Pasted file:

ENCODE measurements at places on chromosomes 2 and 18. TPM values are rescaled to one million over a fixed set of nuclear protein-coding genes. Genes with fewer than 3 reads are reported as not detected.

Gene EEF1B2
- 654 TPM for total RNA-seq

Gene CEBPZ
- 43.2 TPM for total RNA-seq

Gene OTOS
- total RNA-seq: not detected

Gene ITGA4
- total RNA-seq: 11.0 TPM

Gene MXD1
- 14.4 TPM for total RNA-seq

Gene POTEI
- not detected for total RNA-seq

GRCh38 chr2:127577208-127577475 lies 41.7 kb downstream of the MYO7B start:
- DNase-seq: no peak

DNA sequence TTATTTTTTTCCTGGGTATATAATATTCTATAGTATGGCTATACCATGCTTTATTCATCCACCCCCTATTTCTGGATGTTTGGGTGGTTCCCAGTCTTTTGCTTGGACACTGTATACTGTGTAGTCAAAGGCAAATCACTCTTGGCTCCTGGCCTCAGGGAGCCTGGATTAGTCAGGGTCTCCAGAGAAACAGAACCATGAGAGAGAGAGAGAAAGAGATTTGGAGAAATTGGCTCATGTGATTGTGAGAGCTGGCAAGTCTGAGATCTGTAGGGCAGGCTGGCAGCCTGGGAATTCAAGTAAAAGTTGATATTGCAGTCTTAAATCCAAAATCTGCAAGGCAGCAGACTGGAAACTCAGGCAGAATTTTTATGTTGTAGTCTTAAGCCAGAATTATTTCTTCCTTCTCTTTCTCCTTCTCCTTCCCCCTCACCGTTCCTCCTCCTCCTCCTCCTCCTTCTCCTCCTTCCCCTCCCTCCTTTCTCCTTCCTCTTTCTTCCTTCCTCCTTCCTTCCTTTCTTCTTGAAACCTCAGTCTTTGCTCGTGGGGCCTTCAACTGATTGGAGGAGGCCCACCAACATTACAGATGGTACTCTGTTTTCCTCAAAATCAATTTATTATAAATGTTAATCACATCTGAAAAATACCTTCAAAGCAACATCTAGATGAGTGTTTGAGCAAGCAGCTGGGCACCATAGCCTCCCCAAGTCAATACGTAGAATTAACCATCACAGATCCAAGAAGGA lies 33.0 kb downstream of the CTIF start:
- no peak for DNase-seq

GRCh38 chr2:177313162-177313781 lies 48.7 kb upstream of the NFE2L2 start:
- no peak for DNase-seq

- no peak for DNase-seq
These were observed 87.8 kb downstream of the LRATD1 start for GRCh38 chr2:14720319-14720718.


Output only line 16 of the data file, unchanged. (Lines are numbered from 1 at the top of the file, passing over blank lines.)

DNA sequence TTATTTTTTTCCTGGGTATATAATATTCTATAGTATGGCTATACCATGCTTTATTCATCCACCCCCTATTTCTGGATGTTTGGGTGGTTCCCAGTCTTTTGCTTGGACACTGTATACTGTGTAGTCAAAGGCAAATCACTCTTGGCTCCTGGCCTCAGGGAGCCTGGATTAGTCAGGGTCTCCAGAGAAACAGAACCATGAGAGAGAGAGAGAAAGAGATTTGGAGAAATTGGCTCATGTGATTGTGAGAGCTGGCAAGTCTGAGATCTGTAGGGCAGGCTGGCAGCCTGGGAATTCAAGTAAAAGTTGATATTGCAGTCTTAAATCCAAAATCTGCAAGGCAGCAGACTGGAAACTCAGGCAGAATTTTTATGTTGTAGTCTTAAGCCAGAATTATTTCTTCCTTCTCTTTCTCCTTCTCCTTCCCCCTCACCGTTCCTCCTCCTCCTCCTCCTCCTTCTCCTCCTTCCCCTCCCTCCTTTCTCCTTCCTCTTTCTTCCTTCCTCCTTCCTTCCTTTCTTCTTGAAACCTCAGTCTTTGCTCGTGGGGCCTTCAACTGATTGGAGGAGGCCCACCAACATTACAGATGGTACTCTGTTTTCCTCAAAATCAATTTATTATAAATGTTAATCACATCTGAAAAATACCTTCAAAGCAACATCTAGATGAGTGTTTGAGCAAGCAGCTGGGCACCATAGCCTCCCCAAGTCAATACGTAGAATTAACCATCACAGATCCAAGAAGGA lies 33.0 kb downstream of the CTIF start: